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Texas AFL-CIO President Rick Levy issued this statement after the Texas Workforce Commission and Gov. Greg Abbott decided to waive waiting periods and work-search requirements for Texans who lose their jobs because of the coronavirus.

Following Gov. Greg Abbott's Disaster Declaration, Texas AFL-CIO President Rick Levy today issued this statement on behalf of the state labor federation:

As the coronavirus threatens Texans, the Texas AFL-CIO today called on political and business leaders to take actions suggested by front-line union workers who face elevated risk of becoming ill.

The Texas AFL-CIO will hold a news conference to address Texas workplace issues surrounding the coronavirus and call for work-related actions by public officials and employers to help in the battle against the illness.

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President Trump released a $4.8 trillion budget proposal on Monday that includes a familiar list of deep cuts to student loan assistance, affordable housing efforts, food stamps and Medicaid, reflecting Mr. Trump’s election-year effort to continue shrinking the federal safety net. The proposal, which is unlikely to be approved in its entirety by Congress, includes additional spending for the military, national defense and border enforcement, along with money for veterans, Mr.

'A Fighter for Working People Who Set the Highest Standard of Solidarity'

Working families in Texas are mourning Emmett Sheppard, a former Texas AFL-CIO President who built the state labor federation's voice and capacity against long political odds. Sheppard died Saturday at the age of 77.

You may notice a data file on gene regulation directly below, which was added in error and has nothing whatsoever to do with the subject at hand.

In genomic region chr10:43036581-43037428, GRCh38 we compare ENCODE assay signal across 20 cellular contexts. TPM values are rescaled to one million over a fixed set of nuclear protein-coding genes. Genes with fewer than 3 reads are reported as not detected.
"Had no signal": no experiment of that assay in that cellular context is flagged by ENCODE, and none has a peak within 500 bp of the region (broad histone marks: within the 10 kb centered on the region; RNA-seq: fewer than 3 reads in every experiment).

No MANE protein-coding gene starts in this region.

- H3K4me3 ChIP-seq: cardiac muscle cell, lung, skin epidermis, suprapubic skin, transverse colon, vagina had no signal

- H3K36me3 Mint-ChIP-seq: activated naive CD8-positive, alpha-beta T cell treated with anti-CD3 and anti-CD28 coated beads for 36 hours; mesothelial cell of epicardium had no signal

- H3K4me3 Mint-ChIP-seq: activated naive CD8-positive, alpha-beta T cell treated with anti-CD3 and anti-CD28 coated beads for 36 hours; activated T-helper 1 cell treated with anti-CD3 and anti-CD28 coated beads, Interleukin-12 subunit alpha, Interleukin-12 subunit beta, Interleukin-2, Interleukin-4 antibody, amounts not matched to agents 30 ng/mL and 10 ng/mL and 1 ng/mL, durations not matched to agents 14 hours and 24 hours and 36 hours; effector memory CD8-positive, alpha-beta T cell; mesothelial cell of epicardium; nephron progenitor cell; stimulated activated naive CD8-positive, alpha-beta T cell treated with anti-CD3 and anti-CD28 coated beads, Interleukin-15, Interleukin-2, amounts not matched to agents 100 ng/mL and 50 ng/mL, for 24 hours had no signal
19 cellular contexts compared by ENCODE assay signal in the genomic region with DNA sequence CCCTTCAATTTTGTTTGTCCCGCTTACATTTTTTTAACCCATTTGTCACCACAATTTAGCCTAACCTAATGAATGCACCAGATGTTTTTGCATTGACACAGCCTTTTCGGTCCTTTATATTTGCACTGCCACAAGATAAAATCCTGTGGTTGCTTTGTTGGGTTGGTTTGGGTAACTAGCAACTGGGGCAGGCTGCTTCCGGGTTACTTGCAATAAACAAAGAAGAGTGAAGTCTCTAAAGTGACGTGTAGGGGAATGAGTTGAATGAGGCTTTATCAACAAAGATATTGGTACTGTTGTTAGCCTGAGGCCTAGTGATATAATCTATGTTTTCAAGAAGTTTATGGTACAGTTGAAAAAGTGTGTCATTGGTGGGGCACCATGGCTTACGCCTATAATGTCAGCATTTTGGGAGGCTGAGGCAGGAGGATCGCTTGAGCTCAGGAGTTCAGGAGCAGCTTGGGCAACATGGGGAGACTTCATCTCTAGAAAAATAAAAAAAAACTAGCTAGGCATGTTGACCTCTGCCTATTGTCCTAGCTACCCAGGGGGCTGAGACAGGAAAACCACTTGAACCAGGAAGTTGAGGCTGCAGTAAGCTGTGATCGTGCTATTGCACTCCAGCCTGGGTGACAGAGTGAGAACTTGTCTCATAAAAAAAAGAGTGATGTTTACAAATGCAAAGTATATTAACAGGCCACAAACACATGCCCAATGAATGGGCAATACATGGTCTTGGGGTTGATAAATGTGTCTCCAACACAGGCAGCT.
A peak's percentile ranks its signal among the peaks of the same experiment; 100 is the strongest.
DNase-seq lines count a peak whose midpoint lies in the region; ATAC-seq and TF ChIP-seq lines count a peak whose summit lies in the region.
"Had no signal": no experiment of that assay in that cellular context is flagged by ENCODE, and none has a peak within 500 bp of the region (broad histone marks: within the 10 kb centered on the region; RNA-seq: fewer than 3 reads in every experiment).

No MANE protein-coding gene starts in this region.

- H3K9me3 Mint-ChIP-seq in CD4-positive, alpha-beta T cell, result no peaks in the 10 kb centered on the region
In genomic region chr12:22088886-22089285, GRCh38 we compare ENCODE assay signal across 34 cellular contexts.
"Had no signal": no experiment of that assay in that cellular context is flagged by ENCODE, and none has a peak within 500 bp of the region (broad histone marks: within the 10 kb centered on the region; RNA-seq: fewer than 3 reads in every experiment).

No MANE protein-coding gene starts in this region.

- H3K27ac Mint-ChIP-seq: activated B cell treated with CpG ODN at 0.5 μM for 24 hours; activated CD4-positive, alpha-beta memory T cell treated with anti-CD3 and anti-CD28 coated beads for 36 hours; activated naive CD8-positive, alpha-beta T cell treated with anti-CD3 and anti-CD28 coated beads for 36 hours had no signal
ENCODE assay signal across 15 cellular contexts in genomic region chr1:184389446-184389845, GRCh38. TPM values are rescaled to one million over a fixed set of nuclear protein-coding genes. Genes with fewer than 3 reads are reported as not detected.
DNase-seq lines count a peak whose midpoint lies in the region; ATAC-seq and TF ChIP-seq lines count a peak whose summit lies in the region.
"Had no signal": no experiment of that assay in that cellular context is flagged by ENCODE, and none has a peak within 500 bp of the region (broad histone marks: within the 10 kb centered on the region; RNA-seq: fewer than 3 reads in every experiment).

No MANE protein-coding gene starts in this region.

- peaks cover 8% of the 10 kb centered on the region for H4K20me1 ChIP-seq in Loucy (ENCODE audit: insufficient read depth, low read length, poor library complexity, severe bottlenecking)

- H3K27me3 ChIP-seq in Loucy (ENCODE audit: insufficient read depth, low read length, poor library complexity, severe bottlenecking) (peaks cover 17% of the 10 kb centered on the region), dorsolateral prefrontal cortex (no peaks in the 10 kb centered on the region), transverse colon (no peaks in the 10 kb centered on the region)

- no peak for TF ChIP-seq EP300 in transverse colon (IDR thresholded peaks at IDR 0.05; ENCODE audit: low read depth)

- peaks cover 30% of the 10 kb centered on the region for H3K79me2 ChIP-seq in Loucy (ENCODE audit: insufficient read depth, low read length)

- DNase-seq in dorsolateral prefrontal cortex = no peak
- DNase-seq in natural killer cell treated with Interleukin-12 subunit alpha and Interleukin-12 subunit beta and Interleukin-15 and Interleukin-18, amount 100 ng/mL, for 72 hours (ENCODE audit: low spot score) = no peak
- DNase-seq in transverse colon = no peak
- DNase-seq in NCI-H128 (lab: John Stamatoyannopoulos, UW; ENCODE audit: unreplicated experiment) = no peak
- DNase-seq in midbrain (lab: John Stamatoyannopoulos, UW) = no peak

Union leaders and labor rights advocates applauded the Democrat-controlled U.S. House for passing landmark legislation Thursday night that supporters have called one of the most notable efforts to expand workers' rights in several decades. "Make no mistake, this is the most significant step Congress has taken to strengthen labor laws in the United States in 85 years and a win for workers everywhere," said AFL-CIO president Richard Trumka, declaring the measure "the labor movement's number one legislative priority this year."

Support for the labor movement is the highest in nearly half a century, yet only one in 10 workers are members of unions today. How can both be true?

A recent Gallup poll found that 64% of Americans approve of unions and research from MIT shows nearly half of non-union workers—more than 60 million people—would vote to join today if given the opportunity. Twenty-five years ago, only one-third of workers said the same thing.

Voters in CD 28 need their representative in Congress to match up with their hopes and aspirations, not function as Donald Trump's favorite Democrat.

The Republican-controlled National Labor Relations Board (NLRB) ended 2019 by rolling back another round of Obama-era regulations and handing down a number of pro-employer decisions. One of those rulings restricts workers from wearing union buttons and other pro-labor insignia. The Organization United for Respect at Walmart (Our Walmart) had challenged a company policy limiting the size of union buttons for employees of the retail corporation. The group seemingly had momentum on its side.